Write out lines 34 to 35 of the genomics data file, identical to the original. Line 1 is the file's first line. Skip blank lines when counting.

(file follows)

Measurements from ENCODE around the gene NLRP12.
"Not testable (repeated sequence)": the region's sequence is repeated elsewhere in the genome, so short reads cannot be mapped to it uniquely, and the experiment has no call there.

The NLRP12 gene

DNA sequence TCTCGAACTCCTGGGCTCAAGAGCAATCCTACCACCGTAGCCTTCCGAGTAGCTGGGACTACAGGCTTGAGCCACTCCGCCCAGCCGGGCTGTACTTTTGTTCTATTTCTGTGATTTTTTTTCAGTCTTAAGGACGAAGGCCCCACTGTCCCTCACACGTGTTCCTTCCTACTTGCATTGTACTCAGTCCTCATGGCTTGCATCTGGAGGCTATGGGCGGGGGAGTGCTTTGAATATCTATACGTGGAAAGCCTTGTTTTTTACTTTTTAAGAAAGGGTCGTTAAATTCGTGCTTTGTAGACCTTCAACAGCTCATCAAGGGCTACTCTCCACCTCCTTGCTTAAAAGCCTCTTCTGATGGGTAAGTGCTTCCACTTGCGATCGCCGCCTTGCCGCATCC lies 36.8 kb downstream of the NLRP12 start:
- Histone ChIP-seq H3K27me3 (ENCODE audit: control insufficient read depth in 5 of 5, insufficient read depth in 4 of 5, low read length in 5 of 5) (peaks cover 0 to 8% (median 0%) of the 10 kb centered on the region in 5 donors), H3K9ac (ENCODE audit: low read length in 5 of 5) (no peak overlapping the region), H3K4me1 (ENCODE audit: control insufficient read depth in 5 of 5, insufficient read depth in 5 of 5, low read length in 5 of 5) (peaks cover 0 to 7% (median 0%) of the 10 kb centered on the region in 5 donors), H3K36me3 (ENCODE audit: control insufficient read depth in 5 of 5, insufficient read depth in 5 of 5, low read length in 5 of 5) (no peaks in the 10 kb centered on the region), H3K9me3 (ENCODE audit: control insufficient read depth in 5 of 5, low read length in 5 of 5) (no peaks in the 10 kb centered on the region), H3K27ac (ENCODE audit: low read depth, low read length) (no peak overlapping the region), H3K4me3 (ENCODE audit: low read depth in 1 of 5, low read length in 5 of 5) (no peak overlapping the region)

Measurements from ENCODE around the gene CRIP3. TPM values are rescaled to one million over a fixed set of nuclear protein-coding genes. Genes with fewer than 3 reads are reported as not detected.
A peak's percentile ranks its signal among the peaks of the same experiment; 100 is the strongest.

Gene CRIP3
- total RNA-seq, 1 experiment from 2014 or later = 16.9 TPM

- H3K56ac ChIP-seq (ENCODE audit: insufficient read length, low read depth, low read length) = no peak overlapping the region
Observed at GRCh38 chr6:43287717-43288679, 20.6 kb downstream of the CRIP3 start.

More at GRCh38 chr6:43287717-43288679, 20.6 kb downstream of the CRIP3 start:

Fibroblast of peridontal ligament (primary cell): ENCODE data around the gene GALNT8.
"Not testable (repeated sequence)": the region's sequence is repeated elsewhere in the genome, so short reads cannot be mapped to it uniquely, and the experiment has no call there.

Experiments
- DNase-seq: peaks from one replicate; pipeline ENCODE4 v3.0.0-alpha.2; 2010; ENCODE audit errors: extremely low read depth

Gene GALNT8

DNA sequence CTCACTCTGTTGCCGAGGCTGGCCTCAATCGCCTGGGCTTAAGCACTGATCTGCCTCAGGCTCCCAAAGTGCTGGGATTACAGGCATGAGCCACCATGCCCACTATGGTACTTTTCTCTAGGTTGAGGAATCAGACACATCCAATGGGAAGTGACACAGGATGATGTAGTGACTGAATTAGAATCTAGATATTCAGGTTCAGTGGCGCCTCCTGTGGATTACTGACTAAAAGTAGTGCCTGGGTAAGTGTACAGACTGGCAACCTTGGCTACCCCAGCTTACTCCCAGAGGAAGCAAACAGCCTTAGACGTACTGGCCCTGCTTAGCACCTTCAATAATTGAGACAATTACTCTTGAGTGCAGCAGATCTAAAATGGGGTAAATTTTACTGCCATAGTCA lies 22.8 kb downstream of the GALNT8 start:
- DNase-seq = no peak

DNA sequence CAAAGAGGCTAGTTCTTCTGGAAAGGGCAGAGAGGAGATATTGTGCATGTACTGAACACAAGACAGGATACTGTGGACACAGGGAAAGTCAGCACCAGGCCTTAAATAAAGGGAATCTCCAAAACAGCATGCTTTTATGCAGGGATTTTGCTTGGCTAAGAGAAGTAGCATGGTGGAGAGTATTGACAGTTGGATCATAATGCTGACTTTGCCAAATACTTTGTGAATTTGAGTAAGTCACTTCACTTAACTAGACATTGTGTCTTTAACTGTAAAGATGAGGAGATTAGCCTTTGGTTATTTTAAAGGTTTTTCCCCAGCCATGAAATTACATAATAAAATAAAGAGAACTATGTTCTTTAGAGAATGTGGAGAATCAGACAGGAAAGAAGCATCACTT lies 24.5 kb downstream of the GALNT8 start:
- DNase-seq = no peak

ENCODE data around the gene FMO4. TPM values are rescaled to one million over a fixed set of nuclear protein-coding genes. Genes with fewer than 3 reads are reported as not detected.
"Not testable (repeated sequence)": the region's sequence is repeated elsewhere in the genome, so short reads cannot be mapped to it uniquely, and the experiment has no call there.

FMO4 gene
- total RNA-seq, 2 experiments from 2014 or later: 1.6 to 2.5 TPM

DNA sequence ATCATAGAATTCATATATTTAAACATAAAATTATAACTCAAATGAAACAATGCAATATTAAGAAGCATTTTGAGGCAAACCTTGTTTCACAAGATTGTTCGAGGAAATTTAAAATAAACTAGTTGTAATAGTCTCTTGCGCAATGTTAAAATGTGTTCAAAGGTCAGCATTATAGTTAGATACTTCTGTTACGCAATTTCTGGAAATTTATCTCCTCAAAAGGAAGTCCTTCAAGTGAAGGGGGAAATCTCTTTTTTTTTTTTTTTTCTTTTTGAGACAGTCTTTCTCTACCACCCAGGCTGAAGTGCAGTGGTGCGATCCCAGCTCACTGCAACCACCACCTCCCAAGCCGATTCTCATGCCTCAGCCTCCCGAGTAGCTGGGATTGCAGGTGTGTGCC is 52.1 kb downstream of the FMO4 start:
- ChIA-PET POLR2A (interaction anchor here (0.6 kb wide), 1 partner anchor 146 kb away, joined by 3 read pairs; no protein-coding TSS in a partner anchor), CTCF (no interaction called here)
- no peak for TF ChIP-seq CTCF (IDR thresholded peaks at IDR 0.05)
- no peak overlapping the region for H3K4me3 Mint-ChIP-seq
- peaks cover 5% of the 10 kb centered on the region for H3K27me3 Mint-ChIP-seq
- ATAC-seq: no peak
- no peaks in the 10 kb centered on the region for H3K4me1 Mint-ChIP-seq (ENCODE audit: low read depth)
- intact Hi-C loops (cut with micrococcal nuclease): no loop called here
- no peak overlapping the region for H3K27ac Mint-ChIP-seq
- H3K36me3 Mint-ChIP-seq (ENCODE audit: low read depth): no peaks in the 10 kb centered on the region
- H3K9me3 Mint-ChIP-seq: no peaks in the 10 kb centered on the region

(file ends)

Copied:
- no peak overlapping the region for H3K27ac Mint-ChIP-seq
- H3K36me3 Mint-ChIP-seq (ENCODE audit: low read depth): no peaks in the 10 kb centered on the region